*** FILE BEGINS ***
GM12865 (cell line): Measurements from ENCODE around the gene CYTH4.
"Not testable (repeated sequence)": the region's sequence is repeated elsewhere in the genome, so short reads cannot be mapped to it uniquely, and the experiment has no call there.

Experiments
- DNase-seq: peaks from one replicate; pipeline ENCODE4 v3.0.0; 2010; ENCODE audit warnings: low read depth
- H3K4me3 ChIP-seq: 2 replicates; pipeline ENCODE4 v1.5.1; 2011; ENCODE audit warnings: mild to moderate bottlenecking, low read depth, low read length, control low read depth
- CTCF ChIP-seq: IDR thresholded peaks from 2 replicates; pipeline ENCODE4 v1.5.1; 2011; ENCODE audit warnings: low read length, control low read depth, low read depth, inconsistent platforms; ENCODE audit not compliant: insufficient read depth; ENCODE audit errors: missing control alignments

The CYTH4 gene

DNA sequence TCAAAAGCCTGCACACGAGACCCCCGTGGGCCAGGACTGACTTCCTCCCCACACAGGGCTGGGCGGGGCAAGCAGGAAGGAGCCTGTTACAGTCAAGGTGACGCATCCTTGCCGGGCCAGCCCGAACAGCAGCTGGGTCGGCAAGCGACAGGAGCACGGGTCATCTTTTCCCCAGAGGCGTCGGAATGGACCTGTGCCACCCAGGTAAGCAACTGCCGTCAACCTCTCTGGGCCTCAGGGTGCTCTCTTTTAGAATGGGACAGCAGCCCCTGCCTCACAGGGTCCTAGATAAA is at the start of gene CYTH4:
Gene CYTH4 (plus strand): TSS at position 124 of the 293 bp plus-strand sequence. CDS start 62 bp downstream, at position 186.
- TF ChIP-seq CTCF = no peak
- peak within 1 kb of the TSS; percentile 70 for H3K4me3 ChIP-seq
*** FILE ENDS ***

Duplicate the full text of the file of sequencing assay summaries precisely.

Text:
GM12865 (cell line): Measurements from ENCODE around the gene CYTH4.
"Not testable (repeated sequence)": the region's sequence is repeated elsewhere in the genome, so short reads cannot be mapped to it uniquely, and the experiment has no call there.

Experiments
- DNase-seq: peaks from one replicate; pipeline ENCODE4 v3.0.0; 2010; ENCODE audit warnings: low read depth
- H3K4me3 ChIP-seq: 2 replicates; pipeline ENCODE4 v1.5.1; 2011; ENCODE audit warnings: mild to moderate bottlenecking, low read depth, low read length, control low read depth
- CTCF ChIP-seq: IDR thresholded peaks from 2 replicates; pipeline ENCODE4 v1.5.1; 2011; ENCODE audit warnings: low read length, control low read depth, low read depth, inconsistent platforms; ENCODE audit not compliant: insufficient read depth; ENCODE audit errors: missing control alignments

The CYTH4 gene

DNA sequence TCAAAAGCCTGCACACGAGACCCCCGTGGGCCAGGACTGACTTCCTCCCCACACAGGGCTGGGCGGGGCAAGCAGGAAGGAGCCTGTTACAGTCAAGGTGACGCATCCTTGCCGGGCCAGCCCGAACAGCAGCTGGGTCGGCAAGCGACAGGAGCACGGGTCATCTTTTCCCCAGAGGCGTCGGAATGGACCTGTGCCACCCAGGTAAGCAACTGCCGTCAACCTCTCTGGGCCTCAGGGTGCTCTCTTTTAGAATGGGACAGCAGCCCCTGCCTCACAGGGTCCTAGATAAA is at the start of gene CYTH4:
Gene CYTH4 (plus strand): TSS at position 124 of the 293 bp plus-strand sequence. CDS start 62 bp downstream, at position 186.
- TF ChIP-seq CTCF = no peak
- peak within 1 kb of the TSS; percentile 70 for H3K4me3 ChIP-seq